Most scheduled medical visits during the first two years of life involve vaccinations. Living in an expat environment presents a great number of challenges to parents wishing to get their child vaccinated; is the local vaccination schedule similar to the one followed in the home country? Are there vaccinations that are not given locally that might be needed in the home country? What is the quality and safety profile of the vaccinations given locally?
Fortunately, armed with a little knowledge, it is reasonably easy to navigate through the apparent maze of information that surrounds immunizations. Almost every country in the world has a basic vaccination schedule. At the core of all schedules is a series of vaccinations against Diphtheria, Pertussis (whooping cough), Tetanus and Polio as well as some sort of vaccination against Measles. The number and timing of each of these vaccinations varies from country to country, but by the end of the first year most schedules call for three Diphtheria, Pertussis and Tetanus vaccinations, three Polio and one Measles vaccination. This type of schedule is typically found in poor countries where resources are limited. Unfortunately, some of the most effective vaccinations against severe illnesses are expensive and as a result poorer children are deprived of their protection. In the first year of life, there are a number of additional vaccinations that are highly effective in saving lives. Vaccinations against Streptococcus Pneumoniae (an important cause of meningitis, ear infections and pneumonia), Rota-virus (cause of severe gastroenteritis that kills 500 000 children per year), Hepatitis B, Rubella and Varicella (chickenpox) are typically included in a first world immunization schedule. Many countries also include the BCG vaccination (protects against tuberculosis) in the first year immunization schedule.
The availability of vaccinations against a wide range of infections inevitable results in a great number of different vaccination schedules. Individual countries construct schedules based upon their own specific disease profiles and the resources available to pay for vaccinations. One example is that the BCG vaccination is not given in the United States where the prevalence of tuberculosis is so low that there is no value in immunizing. Resources are rather invested on detecting and treating the very few cases that occur during the course of any given year. In the United Kingdom, a number of other Western European countries and Australia, there is sufficient prevalence of Neisseria Meningitidis C meningitis that it is effective to vaccinate the whole community against this disease.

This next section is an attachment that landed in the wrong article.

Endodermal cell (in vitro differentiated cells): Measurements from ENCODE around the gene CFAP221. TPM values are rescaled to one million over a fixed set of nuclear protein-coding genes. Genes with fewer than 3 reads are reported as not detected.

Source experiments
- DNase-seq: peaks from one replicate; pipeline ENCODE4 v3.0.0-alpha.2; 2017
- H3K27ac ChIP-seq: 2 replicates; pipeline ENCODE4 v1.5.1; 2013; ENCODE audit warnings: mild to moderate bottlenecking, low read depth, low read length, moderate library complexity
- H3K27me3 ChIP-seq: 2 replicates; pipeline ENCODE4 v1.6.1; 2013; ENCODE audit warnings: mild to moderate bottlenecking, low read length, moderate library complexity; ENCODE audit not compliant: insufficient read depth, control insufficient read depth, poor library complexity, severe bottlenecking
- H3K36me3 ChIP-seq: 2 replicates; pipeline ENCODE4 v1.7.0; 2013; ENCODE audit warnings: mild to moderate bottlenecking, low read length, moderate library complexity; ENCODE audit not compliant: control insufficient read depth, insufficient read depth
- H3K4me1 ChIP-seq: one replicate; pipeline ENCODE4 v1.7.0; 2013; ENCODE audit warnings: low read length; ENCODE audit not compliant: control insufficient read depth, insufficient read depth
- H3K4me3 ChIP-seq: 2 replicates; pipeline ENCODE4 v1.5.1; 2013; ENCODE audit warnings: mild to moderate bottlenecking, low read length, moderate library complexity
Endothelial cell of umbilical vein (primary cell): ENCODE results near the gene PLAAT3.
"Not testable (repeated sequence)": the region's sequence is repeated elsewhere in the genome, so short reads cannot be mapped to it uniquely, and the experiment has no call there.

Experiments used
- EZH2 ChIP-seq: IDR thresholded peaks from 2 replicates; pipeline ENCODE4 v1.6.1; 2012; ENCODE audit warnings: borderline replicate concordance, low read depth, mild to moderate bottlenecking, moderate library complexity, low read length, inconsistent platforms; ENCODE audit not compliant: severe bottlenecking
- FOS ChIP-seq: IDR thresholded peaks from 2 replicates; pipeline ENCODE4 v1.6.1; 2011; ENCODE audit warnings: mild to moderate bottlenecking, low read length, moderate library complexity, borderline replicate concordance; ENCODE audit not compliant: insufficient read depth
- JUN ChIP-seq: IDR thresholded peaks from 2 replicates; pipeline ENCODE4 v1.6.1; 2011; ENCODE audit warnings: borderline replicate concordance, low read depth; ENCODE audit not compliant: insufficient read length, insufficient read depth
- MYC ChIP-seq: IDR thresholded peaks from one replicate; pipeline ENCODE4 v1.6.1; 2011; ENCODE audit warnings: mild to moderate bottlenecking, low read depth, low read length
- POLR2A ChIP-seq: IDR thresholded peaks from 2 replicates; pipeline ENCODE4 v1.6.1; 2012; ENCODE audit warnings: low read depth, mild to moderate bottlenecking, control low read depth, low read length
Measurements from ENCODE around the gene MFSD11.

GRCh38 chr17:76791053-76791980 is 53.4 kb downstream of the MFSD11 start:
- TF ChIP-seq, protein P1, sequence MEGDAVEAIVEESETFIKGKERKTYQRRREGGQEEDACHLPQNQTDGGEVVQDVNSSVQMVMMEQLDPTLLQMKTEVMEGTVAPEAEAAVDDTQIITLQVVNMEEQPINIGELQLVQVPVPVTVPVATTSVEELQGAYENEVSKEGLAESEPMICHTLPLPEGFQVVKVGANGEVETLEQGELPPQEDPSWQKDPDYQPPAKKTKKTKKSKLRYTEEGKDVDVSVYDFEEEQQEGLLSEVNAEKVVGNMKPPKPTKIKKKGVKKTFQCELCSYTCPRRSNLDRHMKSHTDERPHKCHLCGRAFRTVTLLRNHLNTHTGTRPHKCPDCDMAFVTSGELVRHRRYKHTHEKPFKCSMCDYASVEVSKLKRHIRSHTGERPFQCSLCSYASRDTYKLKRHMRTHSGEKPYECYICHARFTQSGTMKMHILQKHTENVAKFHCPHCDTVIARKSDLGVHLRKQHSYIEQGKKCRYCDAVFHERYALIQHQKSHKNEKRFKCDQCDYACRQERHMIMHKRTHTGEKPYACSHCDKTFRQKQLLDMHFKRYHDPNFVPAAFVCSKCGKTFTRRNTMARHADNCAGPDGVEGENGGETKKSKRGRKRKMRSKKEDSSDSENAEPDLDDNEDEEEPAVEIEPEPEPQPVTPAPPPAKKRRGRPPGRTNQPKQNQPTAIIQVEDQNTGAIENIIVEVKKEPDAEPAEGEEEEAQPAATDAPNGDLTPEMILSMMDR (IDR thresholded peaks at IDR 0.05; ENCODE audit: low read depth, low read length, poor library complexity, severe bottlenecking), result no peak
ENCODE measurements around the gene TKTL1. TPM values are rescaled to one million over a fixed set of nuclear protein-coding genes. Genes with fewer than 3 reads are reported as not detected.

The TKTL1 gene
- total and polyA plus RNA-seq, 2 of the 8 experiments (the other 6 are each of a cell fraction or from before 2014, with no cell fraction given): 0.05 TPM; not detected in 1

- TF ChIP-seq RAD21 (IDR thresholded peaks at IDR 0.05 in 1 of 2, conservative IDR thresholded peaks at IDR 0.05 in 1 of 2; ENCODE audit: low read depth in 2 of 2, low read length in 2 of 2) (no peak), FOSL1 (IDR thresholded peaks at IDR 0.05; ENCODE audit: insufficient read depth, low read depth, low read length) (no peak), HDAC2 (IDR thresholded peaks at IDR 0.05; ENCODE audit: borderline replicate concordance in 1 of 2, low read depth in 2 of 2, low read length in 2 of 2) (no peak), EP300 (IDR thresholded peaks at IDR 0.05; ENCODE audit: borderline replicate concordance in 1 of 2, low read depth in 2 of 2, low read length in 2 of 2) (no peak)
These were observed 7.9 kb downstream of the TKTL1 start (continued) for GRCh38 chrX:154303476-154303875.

This is where living in Dubai poses a problem. Due to the cosmopolitan nature of the population of Dubai and the extent to which this population travels, one is faced with an infinite number of variations in ways to vaccinate children. One has, also, to be aware that children from every corner of the world play together in the park – each child bringing his or her vulnerabilities and regional variations – the adopted child from Central Africa may be recovering from tuberculosis whilst playing with her American friend who has not received BCG vaccination. There is nothing particularly different about the pattern of disease seen in Dubai that necessitates a special vaccination programme. One has just to be aware that the “travel-hub” nature of this City is such that one needs to opt for a reasonably comprehensive immunization programme. We have found that by making minor modifications to the schedule proposed by the CDC and American Academy of Pediatrics (attached) we have been able to satisfy almost everyone’s immunization requirements.
With respect to vaccine safety and efficacy, the vaccinations imported into the UAE are of a very high standard. They are manufactured by large pharmaceutical companies mainly in Europe and are registered with the European Medicines Agency, many are also licensed by the US Food and Drug Administration. In order to achieve this high level registration, the vaccination manufacturers have conducted rigorous safety and efficacy trials and the vaccines are all subject to ongoing post-marketing surveillance.
The topic of vaccinations is large and complex, this brief overview cannot provide comprehensive information about specific vaccinations. Vaccine specific questions should be directed towards a physician well versed in vaccine administration.
This article was written by Dr Michael Loubser, Infinity Health Clinic.